In most of the threads here, an inhouse movement is frequently trumpeted as one of the attributes to look out for when considering the purchase of a new watch.
I was wondering what exactly constitutes an inhouse movement. Certain calibers are marketed as "fully developed inhouse". Others are "derived/based off XX movement eg Piguet, Lemania, ETA etc".
Would movements in the latter category be considered "partially inhouse"?
Thinking a bit deeper, I also considered the following scenarioes.
1) The subsecond dial of an ETA movement is shifted from the 6 o'clock position to 9 o'clock.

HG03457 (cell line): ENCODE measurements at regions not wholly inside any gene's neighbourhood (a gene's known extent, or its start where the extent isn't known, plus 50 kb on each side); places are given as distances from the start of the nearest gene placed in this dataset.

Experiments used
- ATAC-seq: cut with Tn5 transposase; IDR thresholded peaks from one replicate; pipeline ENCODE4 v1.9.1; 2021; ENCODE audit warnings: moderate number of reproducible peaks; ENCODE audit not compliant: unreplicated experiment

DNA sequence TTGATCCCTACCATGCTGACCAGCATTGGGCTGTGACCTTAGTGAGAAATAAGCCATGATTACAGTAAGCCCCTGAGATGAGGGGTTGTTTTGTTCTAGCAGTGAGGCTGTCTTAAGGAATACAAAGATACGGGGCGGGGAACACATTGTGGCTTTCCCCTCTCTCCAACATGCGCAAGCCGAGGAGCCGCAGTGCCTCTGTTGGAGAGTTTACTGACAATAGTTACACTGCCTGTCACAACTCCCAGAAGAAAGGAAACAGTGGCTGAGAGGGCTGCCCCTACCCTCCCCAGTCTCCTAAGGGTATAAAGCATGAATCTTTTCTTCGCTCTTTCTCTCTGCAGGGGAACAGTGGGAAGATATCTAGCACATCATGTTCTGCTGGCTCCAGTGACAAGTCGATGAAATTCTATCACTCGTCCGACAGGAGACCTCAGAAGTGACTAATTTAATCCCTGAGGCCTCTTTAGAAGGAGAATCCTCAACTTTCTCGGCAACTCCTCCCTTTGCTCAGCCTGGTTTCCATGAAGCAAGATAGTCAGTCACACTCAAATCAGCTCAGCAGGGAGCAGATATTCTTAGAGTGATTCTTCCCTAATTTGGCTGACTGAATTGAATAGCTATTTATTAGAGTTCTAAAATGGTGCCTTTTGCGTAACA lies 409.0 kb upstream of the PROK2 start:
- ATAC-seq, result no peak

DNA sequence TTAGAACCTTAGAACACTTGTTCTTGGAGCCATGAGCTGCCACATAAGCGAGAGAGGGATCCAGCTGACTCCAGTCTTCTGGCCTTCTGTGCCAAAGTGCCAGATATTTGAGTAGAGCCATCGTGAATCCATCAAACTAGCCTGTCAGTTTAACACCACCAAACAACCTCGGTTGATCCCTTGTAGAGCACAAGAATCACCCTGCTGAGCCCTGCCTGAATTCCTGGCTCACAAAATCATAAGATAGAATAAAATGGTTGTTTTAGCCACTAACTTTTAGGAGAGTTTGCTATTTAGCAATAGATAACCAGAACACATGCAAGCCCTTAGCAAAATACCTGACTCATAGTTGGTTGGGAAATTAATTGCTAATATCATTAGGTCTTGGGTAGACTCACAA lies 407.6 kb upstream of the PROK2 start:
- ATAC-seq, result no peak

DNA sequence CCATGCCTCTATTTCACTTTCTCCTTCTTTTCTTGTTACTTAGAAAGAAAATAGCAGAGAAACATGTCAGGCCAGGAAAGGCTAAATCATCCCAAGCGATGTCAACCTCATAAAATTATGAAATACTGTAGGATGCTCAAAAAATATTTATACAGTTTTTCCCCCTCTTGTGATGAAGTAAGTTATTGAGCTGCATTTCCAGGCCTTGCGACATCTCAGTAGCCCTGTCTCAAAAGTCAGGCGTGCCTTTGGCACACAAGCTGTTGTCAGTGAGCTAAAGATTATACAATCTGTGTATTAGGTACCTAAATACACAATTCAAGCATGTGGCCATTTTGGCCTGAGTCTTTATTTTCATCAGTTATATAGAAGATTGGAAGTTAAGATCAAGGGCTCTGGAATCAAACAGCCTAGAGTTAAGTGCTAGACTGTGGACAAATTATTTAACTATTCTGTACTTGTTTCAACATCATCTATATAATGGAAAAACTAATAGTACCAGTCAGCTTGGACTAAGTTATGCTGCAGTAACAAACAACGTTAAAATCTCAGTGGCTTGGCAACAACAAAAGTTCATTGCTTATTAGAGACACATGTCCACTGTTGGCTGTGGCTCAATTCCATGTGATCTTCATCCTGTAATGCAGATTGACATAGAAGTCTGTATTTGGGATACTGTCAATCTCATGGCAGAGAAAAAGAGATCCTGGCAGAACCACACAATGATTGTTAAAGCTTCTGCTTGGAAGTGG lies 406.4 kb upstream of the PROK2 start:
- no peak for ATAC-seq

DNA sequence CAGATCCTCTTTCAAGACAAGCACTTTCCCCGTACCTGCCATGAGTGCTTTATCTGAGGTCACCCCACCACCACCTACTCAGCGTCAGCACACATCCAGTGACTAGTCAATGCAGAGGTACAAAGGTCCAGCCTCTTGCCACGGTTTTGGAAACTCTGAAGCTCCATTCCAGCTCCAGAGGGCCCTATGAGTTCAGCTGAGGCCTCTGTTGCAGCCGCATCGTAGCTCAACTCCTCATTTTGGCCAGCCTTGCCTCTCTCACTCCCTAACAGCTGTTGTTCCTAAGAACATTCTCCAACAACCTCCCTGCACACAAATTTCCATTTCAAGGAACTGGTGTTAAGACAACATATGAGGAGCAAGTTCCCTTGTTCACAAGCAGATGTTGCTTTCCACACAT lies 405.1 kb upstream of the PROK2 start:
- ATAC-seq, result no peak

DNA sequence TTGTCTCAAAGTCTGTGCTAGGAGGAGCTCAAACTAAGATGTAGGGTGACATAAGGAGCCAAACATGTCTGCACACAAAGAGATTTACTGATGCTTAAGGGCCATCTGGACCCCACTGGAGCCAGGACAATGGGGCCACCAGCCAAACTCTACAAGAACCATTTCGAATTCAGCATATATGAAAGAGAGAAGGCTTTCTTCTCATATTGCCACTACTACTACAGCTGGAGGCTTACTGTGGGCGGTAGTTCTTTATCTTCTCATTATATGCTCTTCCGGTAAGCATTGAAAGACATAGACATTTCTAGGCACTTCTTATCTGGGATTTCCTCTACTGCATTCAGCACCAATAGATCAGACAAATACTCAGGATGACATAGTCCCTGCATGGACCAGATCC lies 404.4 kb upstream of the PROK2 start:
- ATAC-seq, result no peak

2) A watch brands grafts its proprietary chronograph movement onto a base ETA caliber.
3) Gear transmission mechanism of an ETA movement is replaced by
a) A different combination of gears constructed using some revolutionary new alloy
b) A fusee-chain system
4) An additional mainspring barrel is somehow squeezed into an ETA caliber to improve power reserve
Would any of the above be deviant enough to be considered as an "inhouse movement", or would they merely be classified as ETA-derived calibers?